Friday, May 10, 2013

May's Element of the Month: Hydrogen!

May's Element of the Month:


Atomic Mass: 1.008 amu
Melting Point: -259.14 °C
Boiling Point: -252.87 °C

When they put those plaques on our space probes, they included a pulsar map and a schematic of the then nine-planet solar system to show where they were launched from, a line drawing of a human couple to show how good-looking we are, and a diagram of hydrogen to show that we were smart enough to figure out what the universe is made out of. Or, rather, what that slim proportion of the weird and wonderful universe that we generally think of as ordinary "matter" is made out of. Mostly, hydrogen!

Even as the lightest element -- an atom of Hydrogen has only about a quarter the mass of an atom of the next slimmest Element, Helium -- Hydrogen still represents a whopping 74% of all atomic matter by mass. Because I know you're curious, the second spot is held by Helium with 24%. Half of the remaining 2% is Oxygen.  After that, half of the remaining 1% is Carbon, followed by Neon(!), Iron, Nitrogen, and increasingly trace amounts of everything else.

If you want to bring Hydrogen down a peg, remind it that in our current conception of the universe, atomic matter only constitutes about 15% of the universe's mass (the rest being dark matter, whatever the hell THAT is) and so Hydrogen is actually less than 8% of all-that-is. For that matter -- ha! -- we've long since understood that matter and energy are interchangeable, right, Einstein? So since there's heaps and heaps of energy out there in the "void," Hydrogen starts to shrink into virtual insignificance.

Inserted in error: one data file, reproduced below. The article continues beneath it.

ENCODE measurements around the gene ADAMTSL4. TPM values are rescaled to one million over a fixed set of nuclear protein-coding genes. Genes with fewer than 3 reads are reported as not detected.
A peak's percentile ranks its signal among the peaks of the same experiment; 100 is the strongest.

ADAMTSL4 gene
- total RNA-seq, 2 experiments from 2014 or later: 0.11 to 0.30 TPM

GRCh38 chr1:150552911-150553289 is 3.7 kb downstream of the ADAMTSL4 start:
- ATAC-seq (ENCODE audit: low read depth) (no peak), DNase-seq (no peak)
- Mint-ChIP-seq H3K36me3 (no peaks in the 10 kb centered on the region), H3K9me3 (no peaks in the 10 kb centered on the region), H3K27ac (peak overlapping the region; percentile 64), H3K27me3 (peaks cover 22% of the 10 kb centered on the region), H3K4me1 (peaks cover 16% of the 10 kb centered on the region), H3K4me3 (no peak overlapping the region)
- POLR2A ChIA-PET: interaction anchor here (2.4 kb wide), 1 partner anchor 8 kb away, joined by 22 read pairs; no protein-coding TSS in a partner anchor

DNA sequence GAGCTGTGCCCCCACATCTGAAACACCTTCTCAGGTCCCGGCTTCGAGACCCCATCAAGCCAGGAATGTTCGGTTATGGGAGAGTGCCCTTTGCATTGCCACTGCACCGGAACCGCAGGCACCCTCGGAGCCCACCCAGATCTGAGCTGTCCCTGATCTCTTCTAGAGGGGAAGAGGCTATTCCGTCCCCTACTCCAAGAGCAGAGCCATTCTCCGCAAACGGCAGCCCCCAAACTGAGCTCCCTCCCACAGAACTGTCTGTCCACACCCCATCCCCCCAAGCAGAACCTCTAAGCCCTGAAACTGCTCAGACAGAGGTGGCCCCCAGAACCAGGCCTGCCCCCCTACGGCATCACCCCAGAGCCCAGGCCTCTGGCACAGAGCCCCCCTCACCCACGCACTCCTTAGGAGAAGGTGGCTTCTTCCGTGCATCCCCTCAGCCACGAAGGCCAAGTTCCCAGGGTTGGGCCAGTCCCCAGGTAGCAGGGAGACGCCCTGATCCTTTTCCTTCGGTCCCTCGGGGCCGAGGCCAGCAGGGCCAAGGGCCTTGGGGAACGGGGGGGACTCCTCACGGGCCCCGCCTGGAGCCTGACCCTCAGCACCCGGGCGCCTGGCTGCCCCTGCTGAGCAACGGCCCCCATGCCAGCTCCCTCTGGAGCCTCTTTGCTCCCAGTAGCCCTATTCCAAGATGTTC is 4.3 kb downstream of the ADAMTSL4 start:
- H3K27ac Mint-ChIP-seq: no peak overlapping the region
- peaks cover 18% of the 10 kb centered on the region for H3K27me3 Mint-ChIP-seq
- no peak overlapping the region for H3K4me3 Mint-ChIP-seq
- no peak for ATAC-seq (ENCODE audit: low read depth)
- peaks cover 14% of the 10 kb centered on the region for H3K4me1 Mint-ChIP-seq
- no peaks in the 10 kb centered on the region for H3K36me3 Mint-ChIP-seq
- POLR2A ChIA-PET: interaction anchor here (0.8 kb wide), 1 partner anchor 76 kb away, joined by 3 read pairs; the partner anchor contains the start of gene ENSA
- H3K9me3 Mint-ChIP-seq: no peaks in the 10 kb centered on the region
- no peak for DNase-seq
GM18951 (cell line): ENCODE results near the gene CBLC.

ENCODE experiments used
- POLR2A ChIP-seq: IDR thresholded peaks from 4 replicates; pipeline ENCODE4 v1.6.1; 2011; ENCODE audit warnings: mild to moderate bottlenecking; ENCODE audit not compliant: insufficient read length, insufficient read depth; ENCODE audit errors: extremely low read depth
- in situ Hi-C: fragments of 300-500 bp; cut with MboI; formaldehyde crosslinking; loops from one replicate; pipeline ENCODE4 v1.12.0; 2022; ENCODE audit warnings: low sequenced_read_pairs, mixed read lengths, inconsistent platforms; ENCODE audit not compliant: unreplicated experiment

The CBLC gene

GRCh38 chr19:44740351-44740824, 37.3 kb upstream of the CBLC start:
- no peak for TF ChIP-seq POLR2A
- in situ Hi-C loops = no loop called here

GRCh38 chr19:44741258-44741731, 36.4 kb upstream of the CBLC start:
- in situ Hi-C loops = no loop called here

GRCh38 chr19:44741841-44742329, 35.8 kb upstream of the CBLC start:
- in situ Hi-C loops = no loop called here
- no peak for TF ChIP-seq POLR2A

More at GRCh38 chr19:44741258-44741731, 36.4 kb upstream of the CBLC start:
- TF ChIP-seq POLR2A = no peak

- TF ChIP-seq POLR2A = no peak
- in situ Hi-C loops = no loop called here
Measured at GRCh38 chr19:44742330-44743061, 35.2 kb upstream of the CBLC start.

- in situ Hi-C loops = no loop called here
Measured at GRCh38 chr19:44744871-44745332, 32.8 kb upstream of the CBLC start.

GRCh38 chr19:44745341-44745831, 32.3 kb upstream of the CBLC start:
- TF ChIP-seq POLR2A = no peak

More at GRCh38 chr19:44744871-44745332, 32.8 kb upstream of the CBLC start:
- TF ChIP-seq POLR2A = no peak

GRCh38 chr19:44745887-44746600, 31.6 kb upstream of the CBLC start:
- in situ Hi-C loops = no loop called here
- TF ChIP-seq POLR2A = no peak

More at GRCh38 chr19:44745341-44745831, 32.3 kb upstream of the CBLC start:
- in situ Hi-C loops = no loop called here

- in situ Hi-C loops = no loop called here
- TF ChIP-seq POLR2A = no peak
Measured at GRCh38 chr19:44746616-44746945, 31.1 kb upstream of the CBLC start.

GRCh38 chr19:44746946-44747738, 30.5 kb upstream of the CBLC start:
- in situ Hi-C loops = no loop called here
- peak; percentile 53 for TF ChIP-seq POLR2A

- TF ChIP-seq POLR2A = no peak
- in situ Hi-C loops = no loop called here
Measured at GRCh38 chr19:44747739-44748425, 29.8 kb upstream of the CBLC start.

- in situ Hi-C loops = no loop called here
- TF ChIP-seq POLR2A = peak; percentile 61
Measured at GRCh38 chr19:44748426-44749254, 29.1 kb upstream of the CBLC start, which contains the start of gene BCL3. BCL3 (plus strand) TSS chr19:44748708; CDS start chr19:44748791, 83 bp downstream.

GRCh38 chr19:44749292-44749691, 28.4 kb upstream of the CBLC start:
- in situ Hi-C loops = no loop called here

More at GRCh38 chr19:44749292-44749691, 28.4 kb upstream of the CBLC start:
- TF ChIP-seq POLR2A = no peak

The Centerfold!

A bottle of Hydrogen
If you happen to live on a, shall we say, more Newtonian scale, Hydrogen once more becomes pretty key. We love the way that, under the colossal pressure of its own gravity, the Hydrogen in the sun fuses into Helium in an ongoing process of thermonuclear fusion. Energy surges outwards from the sun's core toward the surface, but any given unit of energy takes tens of thousands of years to get there, bouncing hither and yon in random directions through the solar atmosphere; once off the surface, though, the light and heat picks up speed and reaches the Earth in a brisk 8 minutes 19 seconds, where it provides the energy that underlies virtually all life on earth, plus makes for awesome spring afternoons.

Then there's water, which as you know is two parts Hydrogen to one part Oxygen. You yourself are largely water, of course, and you depend on vast amounts of it to drink, cook in, bathe in, move your excreta along, and to support the manifold industrial processes that make the stuff and power that support your way of life. Your town was built where it was because water made it an advantageous location, either by its availability for agricultural use or, more likely, by its shaping of transportation routes. Something of a miracle substance, water expands when it freezes, an unusual characteristic which, if it were not so, would pretty much render Earth a barren frozen waste. The capture of energy during evaporation and its release during condensation keeps the Equatorial zones cool enough to not be immediately lethal, and the upper latitudes warm enough to to be the same. What would we do without dihydrogen oxide?